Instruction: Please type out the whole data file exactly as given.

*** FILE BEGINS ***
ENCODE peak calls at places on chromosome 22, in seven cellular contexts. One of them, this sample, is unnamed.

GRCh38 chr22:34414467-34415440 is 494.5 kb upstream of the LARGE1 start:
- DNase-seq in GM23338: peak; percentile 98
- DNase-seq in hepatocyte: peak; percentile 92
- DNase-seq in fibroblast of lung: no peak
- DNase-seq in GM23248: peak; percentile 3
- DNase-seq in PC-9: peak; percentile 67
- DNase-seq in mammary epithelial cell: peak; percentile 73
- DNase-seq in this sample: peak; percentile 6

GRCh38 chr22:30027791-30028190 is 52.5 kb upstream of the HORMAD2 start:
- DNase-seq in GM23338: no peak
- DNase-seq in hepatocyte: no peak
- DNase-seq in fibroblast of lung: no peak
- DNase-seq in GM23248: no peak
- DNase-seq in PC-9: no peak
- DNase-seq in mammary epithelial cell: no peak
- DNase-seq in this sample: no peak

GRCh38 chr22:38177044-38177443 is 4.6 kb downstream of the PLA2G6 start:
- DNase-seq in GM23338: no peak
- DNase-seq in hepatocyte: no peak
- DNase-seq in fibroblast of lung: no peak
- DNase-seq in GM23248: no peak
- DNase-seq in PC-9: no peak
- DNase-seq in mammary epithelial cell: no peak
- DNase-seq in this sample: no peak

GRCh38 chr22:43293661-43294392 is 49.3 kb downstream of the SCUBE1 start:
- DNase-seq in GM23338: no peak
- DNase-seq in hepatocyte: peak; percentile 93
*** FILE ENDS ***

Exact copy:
ENCODE peak calls at places on chromosome 22, in seven cellular contexts. One of them, this sample, is unnamed.

GRCh38 chr22:34414467-34415440 is 494.5 kb upstream of the LARGE1 start:
- DNase-seq in GM23338: peak; percentile 98
- DNase-seq in hepatocyte: peak; percentile 92
- DNase-seq in fibroblast of lung: no peak
- DNase-seq in GM23248: peak; percentile 3
- DNase-seq in PC-9: peak; percentile 67
- DNase-seq in mammary epithelial cell: peak; percentile 73
- DNase-seq in this sample: peak; percentile 6

GRCh38 chr22:30027791-30028190 is 52.5 kb upstream of the HORMAD2 start:
- DNase-seq in GM23338: no peak
- DNase-seq in hepatocyte: no peak
- DNase-seq in fibroblast of lung: no peak
- DNase-seq in GM23248: no peak
- DNase-seq in PC-9: no peak
- DNase-seq in mammary epithelial cell: no peak
- DNase-seq in this sample: no peak

GRCh38 chr22:38177044-38177443 is 4.6 kb downstream of the PLA2G6 start:
- DNase-seq in GM23338: no peak
- DNase-seq in hepatocyte: no peak
- DNase-seq in fibroblast of lung: no peak
- DNase-seq in GM23248: no peak
- DNase-seq in PC-9: no peak
- DNase-seq in mammary epithelial cell: no peak
- DNase-seq in this sample: no peak

GRCh38 chr22:43293661-43294392 is 49.3 kb downstream of the SCUBE1 start:
- DNase-seq in GM23338: no peak
- DNase-seq in hepatocyte: peak; percentile 93